Famous Tax Scandals

Famous Tax Scandals
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Famous Tax Scandals

Celebrities and famous folks usually crave the spotlight. But some well-known people have attracted a lot of attention they didn't want -- from the IRS.

Check out our gallery of infamous tax trouble cases -- the faces you see may surprise you.

First Up: Pamela Anderson
In 2009, the former Baywatch babe and Playboy model found herself in deep water without a life raft when the IRS came crashing down on her. The IRS filed a $1,700,173 lien against Anderson with the Los Angeles County Recorder of Deeds. Earlier this year, the state of California filed a $252,360 tax lien against her in Los Angeles. Money woes are nothing new to the actress. According to TMZ.com , Anderson downplayed the liens by telling the press, “Mistakes may have been made in calculating taxes owed, and we are now in the process of ensuring that any taxes owed are paid.”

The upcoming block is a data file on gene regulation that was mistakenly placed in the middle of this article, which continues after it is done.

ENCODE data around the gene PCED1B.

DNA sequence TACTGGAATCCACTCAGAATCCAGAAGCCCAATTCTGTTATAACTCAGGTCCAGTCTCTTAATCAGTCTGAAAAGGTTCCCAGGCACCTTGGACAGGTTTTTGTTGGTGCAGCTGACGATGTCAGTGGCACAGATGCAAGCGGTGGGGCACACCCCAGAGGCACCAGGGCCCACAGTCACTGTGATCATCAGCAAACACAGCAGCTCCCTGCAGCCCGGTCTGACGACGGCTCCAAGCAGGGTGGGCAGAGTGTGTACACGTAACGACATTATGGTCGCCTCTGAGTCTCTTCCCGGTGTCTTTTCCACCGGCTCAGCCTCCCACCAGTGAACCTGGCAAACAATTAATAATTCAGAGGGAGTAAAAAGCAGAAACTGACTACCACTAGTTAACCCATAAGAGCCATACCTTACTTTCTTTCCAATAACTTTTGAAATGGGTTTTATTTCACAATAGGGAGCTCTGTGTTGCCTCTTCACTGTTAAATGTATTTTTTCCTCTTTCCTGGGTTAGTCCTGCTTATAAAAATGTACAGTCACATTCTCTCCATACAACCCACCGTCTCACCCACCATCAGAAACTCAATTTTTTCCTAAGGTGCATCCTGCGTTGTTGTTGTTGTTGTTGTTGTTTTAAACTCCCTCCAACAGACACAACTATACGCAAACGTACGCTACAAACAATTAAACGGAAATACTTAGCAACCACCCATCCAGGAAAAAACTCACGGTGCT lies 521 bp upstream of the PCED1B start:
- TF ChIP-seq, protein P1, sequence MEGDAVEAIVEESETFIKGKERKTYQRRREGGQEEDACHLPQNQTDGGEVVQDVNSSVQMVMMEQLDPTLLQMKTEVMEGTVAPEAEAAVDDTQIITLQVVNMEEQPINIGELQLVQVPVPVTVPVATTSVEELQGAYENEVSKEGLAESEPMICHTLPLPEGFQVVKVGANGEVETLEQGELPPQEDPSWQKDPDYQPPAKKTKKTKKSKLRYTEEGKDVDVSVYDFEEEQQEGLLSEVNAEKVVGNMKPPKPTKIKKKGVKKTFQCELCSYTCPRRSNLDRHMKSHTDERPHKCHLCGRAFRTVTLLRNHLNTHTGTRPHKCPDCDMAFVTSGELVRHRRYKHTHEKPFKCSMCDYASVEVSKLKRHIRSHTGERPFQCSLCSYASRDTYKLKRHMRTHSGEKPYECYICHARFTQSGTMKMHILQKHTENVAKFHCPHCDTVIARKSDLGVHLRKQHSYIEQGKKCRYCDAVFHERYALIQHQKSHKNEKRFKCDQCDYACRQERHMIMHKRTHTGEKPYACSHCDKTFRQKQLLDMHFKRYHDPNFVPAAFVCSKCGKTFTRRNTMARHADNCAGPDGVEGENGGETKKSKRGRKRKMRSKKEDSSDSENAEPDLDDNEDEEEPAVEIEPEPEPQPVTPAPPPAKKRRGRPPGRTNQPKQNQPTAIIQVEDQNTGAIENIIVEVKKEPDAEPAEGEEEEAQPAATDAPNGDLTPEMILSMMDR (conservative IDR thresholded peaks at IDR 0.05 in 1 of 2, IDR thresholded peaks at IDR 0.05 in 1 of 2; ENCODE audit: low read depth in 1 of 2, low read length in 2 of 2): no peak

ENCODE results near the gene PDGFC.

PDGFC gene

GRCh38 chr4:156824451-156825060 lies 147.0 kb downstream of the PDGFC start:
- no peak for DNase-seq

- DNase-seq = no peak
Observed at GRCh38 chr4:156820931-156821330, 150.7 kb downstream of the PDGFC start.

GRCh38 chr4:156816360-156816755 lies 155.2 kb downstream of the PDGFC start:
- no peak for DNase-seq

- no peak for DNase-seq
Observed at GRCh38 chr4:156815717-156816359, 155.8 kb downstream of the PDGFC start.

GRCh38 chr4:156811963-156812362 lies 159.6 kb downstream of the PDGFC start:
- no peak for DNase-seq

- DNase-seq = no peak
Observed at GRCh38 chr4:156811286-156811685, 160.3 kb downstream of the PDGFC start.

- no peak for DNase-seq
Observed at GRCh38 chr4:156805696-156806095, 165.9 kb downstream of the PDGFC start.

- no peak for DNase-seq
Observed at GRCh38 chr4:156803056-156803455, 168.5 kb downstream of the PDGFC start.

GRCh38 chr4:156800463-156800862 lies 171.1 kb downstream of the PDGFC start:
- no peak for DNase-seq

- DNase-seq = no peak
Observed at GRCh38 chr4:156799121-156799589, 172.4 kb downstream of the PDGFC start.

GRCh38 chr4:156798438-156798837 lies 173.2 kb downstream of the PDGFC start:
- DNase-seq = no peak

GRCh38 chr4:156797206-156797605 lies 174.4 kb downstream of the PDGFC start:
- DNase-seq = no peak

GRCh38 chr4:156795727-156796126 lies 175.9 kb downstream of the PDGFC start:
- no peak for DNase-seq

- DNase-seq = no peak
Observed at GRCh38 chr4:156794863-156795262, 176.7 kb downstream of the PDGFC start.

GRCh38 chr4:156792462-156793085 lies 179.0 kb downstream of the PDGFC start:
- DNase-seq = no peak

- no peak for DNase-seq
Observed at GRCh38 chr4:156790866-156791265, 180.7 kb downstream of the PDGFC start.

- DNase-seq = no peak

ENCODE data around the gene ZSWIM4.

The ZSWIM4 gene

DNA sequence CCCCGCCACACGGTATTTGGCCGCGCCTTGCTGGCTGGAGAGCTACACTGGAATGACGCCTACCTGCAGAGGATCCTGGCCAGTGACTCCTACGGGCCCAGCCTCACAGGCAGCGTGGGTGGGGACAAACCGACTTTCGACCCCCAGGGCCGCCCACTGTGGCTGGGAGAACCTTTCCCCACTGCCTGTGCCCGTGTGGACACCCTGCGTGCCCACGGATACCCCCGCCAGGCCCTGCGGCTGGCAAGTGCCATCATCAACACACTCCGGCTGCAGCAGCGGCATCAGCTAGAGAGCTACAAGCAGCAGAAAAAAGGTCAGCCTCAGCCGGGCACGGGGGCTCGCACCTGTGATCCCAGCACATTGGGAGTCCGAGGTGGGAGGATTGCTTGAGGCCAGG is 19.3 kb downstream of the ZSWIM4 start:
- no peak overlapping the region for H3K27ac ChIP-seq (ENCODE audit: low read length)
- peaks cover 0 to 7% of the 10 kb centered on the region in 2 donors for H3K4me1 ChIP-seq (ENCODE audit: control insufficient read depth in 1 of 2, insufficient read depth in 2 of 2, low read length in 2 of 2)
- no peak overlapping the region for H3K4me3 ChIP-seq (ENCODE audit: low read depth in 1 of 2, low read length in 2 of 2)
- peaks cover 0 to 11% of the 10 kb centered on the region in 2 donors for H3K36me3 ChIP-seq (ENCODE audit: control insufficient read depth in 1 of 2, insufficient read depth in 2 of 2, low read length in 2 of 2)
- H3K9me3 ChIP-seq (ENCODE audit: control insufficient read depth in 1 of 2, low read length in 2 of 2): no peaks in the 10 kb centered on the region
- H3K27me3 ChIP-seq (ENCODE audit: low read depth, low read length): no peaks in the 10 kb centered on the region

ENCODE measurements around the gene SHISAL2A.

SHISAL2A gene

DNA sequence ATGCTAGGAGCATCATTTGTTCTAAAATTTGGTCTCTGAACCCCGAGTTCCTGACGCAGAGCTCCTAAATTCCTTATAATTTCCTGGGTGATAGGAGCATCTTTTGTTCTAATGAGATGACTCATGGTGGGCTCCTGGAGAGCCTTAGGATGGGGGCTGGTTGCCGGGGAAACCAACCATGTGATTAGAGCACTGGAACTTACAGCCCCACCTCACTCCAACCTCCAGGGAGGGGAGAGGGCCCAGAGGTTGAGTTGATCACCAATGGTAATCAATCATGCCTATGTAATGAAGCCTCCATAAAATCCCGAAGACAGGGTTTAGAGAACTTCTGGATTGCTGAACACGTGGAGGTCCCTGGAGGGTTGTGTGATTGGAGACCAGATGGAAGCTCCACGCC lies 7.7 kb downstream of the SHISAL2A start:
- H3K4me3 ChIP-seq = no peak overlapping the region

Next: JC Chasez
In October of 2009, the state of Mississippi filed a tax lien against former 'NSync band member J.C. Chasez (real name: Joshua Scott Chasez) claiming he owed $206,965 in back taxes. Chasez’s manager claims the lien had nothing to do with his client’s personal finances and the dispute was between ‘NSync as a whole and the state of Mississippi. He stated, "Since 'NSync no longer exists, the state is going after each member individually." Chasez, he explains, "was the principal member of 'NSync, the front guy, so they are going after him first. This is still an open dispute with 'NSync as a whole and 'NSync is looking to get it all resolved." We know Chasez wishes this would hurry up and go 'Bye, Bye, Bye.'

Next: Aaron Carter
The young music pop artist and former 'Dancing With The Stars' contestant managed to capture the attention of the Internal Revenue Service when it was discovered he owed them a substantial amount of money from back taxes. The total amount the pop star owes? According to Los Angeles Country records, Carter owes more than $1 million to the U.S. government, dating as far back as 2003.

Next: Toni Braxton
R&B singer Toni Braxton may have her 'Secrets' but unpaid taxes are no longer one of them. The state of California issued a lien against Braxton and her husband, Keri Lewis, in March of 2009. The couple was accused of owing the state $79,315 in back taxes. This isn’t the first time Braxton has dealt with financial troubles. In 1998, the singer filed for bankruptcy, listing liabilities of more than $1 million.